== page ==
Rock star Sting is so serious about body work that he travels with his own Pilates machines. When he and his band, The Police, spent three days in...
Rock star Sting is so serious about body work that he travels with his own Pilates machines. When he and his band, The Police, spent three days in Seattle last month on their reunion tour, his aides called around town to find a professional to help him through his workout. Martine Dedek, co-owner of Seattle’s Studio Evolve, wound up getting the call and spending parts of three days working with him.
The first session was at a workout room set aside for him at Key Arena, right before the band’s first show in town, and involved Pilates. When Dedek saw him the next day, she asked what kind of work he wanted to do and he said, “Whatever your intuition tells you.”
Her intuition led her to suggest Yamuna Body Rolling, which is a bit like rolfing in its aim of releasing the connective tissue surrounding the muscles and organs to improve movement and circulation. She says Sting talked about the imbalances of his body after decades of playing bass. One shoulder holds the weight of the instrument, while the other droops to allow him to work the strings.
“I thought the intensity of Yamuna Body Rolling would appeal to him,” she says. “And it did. He felt the difference after working one side … and really liked working his shins. He has some Achilles tendonitis from jumping on stage in boots, so releasing his shins and getting more movement in his ankles will help with that.”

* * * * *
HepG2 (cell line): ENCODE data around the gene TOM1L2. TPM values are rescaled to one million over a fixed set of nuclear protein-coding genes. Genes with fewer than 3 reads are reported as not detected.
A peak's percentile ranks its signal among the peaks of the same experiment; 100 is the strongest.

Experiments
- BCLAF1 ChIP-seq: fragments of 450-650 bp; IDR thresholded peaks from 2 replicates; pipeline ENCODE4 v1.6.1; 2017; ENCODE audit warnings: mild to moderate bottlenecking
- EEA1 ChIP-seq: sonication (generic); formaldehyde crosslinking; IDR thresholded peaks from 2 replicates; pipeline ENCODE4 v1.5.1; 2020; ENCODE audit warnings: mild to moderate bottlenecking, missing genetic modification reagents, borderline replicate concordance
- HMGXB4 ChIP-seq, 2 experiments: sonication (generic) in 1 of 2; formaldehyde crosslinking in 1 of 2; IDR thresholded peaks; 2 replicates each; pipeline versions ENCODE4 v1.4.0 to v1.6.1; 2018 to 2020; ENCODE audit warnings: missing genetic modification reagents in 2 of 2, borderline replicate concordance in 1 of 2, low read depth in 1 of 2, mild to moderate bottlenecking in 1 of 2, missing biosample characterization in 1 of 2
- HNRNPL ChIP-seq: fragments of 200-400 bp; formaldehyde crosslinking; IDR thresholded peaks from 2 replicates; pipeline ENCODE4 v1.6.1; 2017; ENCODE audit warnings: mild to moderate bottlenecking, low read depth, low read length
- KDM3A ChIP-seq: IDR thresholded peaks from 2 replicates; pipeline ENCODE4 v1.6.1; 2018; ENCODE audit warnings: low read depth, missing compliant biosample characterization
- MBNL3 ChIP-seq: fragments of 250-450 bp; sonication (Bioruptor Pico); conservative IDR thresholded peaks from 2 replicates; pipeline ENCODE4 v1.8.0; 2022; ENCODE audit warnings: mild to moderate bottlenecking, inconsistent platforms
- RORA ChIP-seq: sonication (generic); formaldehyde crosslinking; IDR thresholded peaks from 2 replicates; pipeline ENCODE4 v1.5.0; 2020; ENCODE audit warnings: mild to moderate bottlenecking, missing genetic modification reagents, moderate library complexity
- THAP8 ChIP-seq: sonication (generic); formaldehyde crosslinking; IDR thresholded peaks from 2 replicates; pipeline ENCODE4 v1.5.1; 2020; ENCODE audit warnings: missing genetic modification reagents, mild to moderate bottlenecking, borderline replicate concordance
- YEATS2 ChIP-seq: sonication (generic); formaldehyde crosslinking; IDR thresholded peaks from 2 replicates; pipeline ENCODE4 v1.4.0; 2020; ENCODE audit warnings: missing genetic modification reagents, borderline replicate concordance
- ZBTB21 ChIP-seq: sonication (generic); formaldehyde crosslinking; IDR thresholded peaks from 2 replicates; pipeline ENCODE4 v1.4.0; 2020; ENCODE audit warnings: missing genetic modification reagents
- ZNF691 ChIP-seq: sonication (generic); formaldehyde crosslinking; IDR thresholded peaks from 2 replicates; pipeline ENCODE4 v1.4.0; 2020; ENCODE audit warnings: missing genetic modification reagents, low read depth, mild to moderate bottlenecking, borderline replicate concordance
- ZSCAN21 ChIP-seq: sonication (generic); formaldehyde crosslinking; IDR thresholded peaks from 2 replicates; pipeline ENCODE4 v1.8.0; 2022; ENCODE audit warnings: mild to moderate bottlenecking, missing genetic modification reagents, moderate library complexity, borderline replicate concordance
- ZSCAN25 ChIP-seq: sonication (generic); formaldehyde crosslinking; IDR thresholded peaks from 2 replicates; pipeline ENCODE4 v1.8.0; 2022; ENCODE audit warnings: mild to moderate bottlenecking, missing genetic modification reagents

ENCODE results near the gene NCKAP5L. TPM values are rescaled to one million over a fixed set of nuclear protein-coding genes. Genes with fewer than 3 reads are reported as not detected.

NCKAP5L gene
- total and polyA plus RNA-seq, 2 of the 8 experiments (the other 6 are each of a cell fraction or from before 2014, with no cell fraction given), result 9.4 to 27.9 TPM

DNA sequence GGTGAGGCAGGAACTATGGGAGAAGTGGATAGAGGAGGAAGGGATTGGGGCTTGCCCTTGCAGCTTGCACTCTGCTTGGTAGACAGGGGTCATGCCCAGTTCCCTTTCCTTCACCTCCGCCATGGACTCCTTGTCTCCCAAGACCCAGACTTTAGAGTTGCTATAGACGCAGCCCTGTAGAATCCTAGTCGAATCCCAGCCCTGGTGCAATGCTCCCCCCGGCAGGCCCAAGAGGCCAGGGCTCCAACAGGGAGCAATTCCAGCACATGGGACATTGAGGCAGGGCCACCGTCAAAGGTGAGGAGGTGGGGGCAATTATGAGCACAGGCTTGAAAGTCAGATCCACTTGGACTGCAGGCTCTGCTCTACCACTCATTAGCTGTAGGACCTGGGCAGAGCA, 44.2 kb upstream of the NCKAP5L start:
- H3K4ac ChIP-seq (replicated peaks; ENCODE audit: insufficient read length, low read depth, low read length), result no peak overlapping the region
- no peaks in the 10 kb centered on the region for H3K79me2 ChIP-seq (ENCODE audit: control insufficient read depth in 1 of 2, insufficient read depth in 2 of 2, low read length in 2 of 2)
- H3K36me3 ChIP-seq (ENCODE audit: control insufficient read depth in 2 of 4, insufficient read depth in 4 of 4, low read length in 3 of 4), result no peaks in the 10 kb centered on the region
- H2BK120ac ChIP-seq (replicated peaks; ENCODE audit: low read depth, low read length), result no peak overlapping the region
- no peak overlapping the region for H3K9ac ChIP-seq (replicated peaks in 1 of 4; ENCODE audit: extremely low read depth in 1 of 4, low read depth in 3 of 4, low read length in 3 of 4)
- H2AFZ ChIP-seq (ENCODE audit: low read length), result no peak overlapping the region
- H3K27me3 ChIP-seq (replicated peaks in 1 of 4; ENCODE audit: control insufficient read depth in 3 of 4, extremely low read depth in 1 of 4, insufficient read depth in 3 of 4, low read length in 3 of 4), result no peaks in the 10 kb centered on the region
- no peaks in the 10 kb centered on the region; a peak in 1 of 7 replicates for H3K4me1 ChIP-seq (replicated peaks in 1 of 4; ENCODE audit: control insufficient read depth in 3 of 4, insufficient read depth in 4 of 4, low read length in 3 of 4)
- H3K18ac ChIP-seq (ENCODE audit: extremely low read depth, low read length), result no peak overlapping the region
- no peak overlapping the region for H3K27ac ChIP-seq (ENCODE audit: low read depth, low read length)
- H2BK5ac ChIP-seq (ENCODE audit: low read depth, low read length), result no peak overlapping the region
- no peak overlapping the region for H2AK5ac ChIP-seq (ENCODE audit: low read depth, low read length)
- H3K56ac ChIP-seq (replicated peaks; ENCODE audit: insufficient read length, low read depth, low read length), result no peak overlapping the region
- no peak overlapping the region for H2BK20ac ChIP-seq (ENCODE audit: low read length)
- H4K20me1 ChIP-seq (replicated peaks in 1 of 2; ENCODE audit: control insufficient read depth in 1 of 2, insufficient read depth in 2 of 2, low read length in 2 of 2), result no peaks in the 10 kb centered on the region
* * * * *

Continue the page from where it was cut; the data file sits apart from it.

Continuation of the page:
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With the procedure, often referred to as YBR, you methodically and gently roll parts of your body over a 9-inch ball, a bit denser than a volleyball. You use tension to work the fascia, the fibrous connective tissue that binds muscles. It is self-massage and can elongate your frame, or at least your posture.
It should be done first with the guidance of someone who understands its principles. Stay away from rolling over ribs or directly on bone. As with any new regimen, you should start easy, see how it feels, get proper instruction and continue only if it seems safe and helpful. I often use a foam roller, which is a hard surface to stretch and massage my back, neck and legs, but Yamuna balls, which come in various densities, allow for a more versatile round of kneading.
Regardless of the method, working the tension you build up during the day benefits not just the body, but the mind as well. It’s one reason that yoga is so popular. Cedric Bryant, chief science officer for the American Council on Exercise, says body rolling, like rolfing, can be a valuable tool in an exercise regimen and a good counter to heavy exertion.
Some practitioners just tackle tight spots, but often “the spot” is not the source of the problem. The pain may be a result of aggravations elsewhere on the kinetic chain. And forget the old “no pain, no gain” mantra. Body rolling should not hurt. You should do it slowly because the body responds best with slow movement and deep breathing. In fact, you should stop if you feel sharp pain. The trick with body rolling is that you control the intensity.
Essentially, you put the ball where a muscle’s tendon meets bone, then sink your weight onto the ball. The pressure that results activates circulation and, as the theory goes, the tendon becomes more elastic. People with chronic back pain might find value in it because tight hamstrings and hip flexors could be the culprits.
One private session at Studio Evolve lasts about 55 minutes and costs about $60. An introductory package of three private sessions ($138) would be the best way to learn the technique and give your entire body a chance to feel the benefits of the rolling.
On the last day Sting was in Seattle, Dedek gave him some of the Yamuna balls and contacts for YBR instructors along the tour.
Sting left his own gift, a written celebrity thumbs-up: “Extraordinary, revolutionary, revelatory and ultimately freeing. Highly recommend five stars. *****” — Sting.
Richard Seven: 206-464-2241 or firstname.lastname@example.org